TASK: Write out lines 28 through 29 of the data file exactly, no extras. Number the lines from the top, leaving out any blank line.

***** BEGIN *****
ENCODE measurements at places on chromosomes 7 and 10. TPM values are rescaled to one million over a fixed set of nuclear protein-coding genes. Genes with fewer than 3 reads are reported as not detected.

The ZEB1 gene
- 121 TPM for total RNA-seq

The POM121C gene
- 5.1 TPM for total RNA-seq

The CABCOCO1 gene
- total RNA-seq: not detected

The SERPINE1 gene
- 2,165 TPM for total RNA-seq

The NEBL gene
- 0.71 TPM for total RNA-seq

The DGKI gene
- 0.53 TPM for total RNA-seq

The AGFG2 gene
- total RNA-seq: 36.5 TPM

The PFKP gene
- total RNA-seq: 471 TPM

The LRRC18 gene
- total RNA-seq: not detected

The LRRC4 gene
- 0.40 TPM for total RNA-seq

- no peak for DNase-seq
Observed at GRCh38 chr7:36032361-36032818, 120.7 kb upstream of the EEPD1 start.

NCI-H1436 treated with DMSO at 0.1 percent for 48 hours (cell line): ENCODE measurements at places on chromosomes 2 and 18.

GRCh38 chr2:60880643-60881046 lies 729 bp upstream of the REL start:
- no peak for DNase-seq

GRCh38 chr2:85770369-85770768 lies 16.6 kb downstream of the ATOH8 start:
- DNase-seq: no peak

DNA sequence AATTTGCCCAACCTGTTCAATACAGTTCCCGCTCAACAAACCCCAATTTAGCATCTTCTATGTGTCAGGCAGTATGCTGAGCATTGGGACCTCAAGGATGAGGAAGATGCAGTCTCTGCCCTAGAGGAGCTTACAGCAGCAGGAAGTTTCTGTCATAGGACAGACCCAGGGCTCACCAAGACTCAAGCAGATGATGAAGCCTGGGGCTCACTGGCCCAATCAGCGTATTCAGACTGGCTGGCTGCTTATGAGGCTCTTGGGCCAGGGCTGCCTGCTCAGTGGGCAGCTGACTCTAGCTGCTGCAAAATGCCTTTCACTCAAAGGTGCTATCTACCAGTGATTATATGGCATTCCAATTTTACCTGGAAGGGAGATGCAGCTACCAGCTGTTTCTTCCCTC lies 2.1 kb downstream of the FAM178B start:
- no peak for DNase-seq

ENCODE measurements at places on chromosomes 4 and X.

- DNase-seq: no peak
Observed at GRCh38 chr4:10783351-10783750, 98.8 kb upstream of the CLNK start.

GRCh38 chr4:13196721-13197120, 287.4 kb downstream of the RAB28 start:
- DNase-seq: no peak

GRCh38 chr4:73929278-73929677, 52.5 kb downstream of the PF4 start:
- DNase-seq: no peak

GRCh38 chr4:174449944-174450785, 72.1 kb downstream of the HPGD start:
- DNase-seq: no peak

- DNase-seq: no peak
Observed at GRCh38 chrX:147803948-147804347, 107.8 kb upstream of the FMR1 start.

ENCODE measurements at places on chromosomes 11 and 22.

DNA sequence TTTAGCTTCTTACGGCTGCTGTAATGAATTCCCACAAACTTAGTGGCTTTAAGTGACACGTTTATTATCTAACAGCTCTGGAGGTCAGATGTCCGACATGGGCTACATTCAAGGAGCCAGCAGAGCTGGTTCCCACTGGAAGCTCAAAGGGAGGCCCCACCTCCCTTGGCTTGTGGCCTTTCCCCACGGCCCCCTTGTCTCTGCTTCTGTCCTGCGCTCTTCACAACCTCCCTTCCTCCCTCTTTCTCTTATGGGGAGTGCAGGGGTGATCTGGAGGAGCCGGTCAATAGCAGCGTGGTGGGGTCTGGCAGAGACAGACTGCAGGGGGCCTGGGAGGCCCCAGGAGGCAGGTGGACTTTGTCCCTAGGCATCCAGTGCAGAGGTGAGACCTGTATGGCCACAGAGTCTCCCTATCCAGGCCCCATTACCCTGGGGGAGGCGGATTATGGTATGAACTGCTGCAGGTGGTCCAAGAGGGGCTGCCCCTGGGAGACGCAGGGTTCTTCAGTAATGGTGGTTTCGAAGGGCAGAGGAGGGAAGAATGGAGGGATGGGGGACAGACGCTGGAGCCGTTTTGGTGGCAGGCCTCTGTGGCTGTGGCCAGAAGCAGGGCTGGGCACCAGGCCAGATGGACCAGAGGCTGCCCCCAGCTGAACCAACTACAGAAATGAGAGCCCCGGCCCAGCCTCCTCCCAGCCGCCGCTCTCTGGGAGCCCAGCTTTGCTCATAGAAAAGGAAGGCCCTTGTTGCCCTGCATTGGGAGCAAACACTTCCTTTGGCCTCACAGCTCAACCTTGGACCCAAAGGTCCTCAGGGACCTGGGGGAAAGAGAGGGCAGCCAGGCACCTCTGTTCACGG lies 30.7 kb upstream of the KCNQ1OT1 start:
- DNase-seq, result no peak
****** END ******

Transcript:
- DNase-seq: no peak

DNA sequence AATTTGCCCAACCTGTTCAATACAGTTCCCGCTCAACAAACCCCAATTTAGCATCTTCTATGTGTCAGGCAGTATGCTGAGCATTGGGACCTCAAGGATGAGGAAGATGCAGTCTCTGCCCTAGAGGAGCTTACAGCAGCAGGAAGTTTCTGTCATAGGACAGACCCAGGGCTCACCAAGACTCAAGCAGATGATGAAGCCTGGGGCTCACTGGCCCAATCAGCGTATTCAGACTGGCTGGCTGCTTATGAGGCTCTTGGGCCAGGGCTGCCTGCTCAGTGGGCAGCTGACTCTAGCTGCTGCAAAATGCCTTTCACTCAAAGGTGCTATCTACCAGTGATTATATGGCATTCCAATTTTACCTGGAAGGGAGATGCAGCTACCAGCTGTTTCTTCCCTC lies 2.1 kb downstream of the FAM178B start: